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Int J Obes (Lond). 2009 Sep;33(9):1063-73. doi: 10.1038/ijo.2009.138. Epub 2009 Jul 21.

Obese adults have visual attention bias for food cue images: evidence for altered reward system function.

Author information

1
Psychiatric Neuroimaging Program, Vanderbilt University School of Medicine, Nashville, TN 37212, USA.

Abstract

BACKGROUND:

The major aim of this study was to investigate whether the motivational salience of food cues (as reflected by their attention-grabbing properties) differs between obese and normal-weight subjects in a manner consistent with altered reward system function in obesity.

METHODOLOGY/PRINCIPAL FINDINGS:

A total of 18 obese and 18 normal-weight, otherwise healthy, adult women between the ages of 18 and 35 participated in an eye-tracking paradigm in combination with a visual probe task. Eye movements and reaction time to food and non-food images were recorded during both fasted and fed conditions in a counterbalanced design. Eating behavior and hunger level were assessed by self-report measures. Obese individuals had higher scores than normal-weight individuals on self-report measures of responsiveness to external food cues and vulnerability to disruptions in control of eating behavior. Both obese and normal-weight individuals demonstrated increased gaze duration for food compared to non-food images in the fasted condition. In the fed condition, however, despite reduced hunger in both groups, obese individuals maintained the increased attention to food images, whereas normal-weight individuals had similar gaze duration for food and non-food images. Additionally, obese individuals had preferential orienting toward food images at the onset of each image. Obese and normal-weight individuals did not differ in reaction time measures in the fasted or fed condition.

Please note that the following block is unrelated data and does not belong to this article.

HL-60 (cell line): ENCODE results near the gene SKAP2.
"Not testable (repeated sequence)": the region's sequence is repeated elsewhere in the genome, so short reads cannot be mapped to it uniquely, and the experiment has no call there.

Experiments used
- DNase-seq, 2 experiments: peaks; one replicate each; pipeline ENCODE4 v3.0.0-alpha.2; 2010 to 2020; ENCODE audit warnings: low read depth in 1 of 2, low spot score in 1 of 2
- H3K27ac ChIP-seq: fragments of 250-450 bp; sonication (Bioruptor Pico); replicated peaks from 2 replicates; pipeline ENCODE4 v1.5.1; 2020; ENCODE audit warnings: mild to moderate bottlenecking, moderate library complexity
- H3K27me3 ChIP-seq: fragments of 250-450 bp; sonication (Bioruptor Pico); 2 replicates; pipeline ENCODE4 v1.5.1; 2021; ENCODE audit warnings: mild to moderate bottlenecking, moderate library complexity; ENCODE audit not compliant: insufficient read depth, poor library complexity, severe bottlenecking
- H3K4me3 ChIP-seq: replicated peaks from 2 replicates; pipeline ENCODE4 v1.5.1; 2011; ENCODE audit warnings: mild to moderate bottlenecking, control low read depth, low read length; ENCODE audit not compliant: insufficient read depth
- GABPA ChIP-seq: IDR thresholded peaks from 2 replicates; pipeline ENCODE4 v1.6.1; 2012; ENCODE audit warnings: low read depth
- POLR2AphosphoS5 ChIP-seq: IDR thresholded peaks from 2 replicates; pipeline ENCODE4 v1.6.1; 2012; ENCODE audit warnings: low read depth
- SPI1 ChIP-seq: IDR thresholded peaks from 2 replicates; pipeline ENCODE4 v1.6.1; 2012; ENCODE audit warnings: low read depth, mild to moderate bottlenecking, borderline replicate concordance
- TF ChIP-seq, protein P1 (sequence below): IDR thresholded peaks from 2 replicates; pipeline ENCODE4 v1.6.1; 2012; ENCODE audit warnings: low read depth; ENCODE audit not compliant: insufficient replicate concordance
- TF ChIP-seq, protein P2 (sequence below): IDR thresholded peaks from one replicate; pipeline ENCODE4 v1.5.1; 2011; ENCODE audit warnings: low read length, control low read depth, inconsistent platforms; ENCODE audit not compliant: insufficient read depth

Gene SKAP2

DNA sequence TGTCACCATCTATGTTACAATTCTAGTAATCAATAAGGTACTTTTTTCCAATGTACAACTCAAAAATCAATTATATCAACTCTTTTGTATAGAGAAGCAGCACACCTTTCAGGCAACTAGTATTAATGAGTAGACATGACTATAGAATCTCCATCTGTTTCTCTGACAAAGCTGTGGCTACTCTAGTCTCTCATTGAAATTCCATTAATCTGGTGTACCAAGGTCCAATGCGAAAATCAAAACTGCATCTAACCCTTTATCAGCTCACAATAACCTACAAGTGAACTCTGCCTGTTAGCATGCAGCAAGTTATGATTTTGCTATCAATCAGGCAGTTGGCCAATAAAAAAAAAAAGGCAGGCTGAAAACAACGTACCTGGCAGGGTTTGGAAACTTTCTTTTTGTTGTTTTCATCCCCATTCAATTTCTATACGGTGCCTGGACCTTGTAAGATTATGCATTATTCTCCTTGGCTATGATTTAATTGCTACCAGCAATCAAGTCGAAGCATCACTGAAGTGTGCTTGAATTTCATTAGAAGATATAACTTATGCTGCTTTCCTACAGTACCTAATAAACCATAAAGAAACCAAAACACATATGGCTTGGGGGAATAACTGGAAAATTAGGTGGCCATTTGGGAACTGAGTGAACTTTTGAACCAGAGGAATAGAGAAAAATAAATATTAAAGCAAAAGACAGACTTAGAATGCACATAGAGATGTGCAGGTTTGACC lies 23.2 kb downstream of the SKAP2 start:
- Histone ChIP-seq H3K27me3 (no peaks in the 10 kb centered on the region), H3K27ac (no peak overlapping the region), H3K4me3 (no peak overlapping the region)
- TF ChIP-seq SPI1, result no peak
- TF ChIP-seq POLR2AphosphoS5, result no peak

CONCLUSIONS/SIGNIFICANCE:

Food cue incentive salience is elevated equally in normal-weight and obese individuals during fasting. Obese individuals retain incentive salience for food cues despite feeding and decreased self-report of hunger. Sensitization to food cues in the environment and their dysregulation in obese individuals may play a role in the development and/or maintenance of obesity.

PMID:
19621020
DOI:
10.1038/ijo.2009.138
[Indexed for MEDLINE]

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